An air hostess who was the sole survivor of an alleged terror attack, in which a plane she was in blew up at 33,000ft (10,000m), has died aged 66.
Vesna Vulovic, of Serbia, holds the Guinness World Record for the highest fall survived without a parachute after the 1972 attack, which killed all other 27 people on board.
According to state television, Vulovic was found dead in her home on Friday (23 December), but the cause of her death was not immediately known.
She was aged 22 when Yugoslav Airlines flight DC-9 went down over the Czechoslovakian mountains on 26 January, 1972.
According to investigators, Vulovic was trapped by a food cart in the plane's tail section as it plummeted towards the ground.
She landed in a heavily wooded and snow-covered part of the mountain, which is believed to have broken her fall, before she heard screaming by a woodsman, who heard her screaming and came to her rescue, as debris from the plane rained down.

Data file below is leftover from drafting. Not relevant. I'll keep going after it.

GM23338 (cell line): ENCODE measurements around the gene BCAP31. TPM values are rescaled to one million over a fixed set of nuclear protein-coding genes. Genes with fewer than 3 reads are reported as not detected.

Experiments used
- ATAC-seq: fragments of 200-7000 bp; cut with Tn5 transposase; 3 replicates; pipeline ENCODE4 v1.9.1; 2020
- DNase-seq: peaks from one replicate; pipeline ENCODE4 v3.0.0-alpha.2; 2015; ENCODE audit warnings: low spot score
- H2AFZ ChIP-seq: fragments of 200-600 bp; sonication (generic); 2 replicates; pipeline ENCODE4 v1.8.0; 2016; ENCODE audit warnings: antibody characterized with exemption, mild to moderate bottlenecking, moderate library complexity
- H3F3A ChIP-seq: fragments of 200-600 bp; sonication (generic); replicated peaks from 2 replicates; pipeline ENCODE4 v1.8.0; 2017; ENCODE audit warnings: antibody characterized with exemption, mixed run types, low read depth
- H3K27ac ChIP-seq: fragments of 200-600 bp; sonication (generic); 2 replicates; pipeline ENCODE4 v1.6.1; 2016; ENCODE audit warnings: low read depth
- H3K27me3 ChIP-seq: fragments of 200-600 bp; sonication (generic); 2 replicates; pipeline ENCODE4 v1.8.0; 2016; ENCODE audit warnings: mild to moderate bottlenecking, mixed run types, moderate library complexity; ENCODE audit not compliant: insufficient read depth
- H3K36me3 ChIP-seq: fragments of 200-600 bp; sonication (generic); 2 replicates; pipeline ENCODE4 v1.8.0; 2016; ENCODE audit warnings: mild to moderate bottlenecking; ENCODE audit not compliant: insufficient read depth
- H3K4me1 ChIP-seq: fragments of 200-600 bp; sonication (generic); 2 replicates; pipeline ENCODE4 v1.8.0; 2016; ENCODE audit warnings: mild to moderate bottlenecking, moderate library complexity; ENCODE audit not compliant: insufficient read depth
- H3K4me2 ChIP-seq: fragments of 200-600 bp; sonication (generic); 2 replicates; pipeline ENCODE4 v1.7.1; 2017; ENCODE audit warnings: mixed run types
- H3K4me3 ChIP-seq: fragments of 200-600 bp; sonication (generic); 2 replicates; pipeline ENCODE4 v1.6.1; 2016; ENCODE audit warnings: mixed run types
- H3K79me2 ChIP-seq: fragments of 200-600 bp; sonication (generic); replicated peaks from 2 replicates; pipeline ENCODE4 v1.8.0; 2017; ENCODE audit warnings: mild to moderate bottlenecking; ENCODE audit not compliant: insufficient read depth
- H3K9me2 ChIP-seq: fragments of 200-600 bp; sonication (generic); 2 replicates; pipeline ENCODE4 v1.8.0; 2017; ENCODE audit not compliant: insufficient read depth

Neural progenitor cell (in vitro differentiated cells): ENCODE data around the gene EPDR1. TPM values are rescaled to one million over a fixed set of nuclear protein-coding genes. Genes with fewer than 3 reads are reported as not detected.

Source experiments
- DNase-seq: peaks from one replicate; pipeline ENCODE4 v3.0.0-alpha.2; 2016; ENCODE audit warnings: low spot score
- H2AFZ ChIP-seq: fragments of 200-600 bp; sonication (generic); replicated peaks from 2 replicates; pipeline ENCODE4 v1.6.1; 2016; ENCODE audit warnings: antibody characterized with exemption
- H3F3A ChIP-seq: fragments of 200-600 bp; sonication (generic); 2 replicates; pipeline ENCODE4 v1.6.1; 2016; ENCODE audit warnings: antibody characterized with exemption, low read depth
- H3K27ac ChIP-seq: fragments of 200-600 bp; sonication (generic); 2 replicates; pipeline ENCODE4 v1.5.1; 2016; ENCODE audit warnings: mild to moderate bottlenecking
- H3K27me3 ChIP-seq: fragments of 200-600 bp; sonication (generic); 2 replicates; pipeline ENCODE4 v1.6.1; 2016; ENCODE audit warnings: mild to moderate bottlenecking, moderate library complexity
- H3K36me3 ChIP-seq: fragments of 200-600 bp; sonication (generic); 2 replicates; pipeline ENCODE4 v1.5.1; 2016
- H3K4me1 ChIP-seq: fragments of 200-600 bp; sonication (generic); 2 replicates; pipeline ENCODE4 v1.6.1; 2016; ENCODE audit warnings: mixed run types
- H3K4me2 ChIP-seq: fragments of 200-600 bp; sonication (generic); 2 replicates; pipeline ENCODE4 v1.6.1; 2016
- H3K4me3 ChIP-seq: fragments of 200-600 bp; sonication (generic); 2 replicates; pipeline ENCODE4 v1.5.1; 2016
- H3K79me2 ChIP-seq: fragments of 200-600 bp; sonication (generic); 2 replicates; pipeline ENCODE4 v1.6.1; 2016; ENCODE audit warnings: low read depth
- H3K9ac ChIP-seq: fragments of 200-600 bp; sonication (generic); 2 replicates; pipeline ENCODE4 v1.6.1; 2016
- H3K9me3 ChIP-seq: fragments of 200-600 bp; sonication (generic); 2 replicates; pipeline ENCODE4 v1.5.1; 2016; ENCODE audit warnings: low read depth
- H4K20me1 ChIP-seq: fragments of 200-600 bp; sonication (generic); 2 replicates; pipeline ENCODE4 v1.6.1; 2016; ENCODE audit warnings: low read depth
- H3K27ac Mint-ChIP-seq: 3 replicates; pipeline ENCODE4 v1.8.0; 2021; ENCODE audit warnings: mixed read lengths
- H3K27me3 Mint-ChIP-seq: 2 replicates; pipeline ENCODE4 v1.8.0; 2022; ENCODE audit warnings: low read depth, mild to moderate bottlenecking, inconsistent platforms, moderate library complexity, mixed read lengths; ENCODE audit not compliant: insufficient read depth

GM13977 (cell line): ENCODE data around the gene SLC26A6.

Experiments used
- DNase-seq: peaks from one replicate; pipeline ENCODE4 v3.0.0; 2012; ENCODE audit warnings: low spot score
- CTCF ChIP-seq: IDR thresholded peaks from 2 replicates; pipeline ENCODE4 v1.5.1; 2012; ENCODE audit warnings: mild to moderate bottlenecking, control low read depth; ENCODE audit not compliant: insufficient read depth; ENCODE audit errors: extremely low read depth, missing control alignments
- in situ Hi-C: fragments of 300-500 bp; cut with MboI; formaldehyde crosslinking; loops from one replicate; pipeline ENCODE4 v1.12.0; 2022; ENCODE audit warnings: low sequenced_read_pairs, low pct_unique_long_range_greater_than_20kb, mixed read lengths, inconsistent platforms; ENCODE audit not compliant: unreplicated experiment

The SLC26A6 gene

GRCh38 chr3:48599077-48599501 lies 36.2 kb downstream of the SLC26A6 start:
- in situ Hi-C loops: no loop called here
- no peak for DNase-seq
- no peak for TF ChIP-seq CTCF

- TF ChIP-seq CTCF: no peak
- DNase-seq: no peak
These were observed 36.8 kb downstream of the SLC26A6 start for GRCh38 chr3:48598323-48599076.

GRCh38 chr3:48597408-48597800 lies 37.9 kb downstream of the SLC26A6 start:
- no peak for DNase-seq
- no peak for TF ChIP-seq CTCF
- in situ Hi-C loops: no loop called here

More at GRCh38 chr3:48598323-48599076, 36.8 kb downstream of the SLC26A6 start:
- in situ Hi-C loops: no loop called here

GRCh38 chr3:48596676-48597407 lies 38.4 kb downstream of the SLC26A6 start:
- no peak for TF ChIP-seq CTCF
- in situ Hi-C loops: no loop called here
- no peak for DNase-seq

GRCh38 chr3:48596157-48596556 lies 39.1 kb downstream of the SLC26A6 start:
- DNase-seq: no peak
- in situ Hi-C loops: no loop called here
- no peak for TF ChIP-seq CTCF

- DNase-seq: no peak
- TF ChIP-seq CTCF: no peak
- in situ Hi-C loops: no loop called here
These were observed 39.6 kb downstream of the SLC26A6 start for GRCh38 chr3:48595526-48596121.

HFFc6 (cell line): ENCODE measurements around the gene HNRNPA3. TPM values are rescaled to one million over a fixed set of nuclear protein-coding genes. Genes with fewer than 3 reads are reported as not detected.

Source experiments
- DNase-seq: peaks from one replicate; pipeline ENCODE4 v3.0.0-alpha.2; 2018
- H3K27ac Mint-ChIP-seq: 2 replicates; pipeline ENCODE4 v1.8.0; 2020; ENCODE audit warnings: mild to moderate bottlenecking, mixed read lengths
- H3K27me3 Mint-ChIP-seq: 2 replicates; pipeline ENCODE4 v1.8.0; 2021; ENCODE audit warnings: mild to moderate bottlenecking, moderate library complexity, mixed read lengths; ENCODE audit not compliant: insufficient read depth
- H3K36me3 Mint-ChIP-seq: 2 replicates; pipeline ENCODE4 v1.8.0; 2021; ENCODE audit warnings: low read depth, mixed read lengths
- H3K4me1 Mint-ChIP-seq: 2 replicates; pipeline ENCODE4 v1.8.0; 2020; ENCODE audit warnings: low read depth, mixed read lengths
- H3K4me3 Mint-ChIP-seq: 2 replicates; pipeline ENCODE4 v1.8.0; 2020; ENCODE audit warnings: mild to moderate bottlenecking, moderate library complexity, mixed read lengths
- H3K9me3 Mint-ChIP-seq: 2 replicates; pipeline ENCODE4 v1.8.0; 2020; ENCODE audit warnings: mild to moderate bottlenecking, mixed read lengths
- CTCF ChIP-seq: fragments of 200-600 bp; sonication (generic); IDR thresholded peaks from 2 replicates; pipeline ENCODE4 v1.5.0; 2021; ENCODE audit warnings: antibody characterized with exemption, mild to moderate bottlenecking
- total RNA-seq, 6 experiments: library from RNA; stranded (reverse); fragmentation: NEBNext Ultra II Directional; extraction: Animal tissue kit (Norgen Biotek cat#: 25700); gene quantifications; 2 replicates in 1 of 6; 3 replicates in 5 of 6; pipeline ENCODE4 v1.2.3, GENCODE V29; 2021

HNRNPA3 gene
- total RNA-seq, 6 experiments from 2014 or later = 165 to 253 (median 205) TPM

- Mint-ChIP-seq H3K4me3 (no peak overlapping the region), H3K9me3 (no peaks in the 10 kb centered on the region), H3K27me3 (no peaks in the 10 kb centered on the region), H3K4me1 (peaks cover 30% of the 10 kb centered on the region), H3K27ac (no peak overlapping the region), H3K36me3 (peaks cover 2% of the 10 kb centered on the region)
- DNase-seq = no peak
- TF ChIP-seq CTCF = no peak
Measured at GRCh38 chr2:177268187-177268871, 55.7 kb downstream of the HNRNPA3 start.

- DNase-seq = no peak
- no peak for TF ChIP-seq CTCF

According to Guinness World Records, she was not even supposed to be on board the plane.
"Her schedule had been mixed up with that of another stewardess also named Vesna, and she was subsequently placed on the wrong flight," a spokesman for GWR said.
"But Vulvovic was happy for the mistake, as it afforded her the opportunity to see Denmark and to stay in a Sheraton Hotel, which she had always dreamed of doing. But the mix up was not so fortuitous as it seemed."
The terror group Ustashe is believed to have been responsible for the explosion, which caused Vulovic to plummet for at least three minutes.
She fractured her skull, spine, both legs and was temporarily paralysed from the waist down. When she awoke from her coma, according to GWR, the first thing she did was ask for a cigarette.
"I was broken, and the doctors put me back together again," she told the New York Times in 2008. "Nobody ever expected me to live this long."
Despite suffering short-term insomnia and having no memories of her fall whatsoever, Vulovic went on to make a full recovery and regained the ability to walk.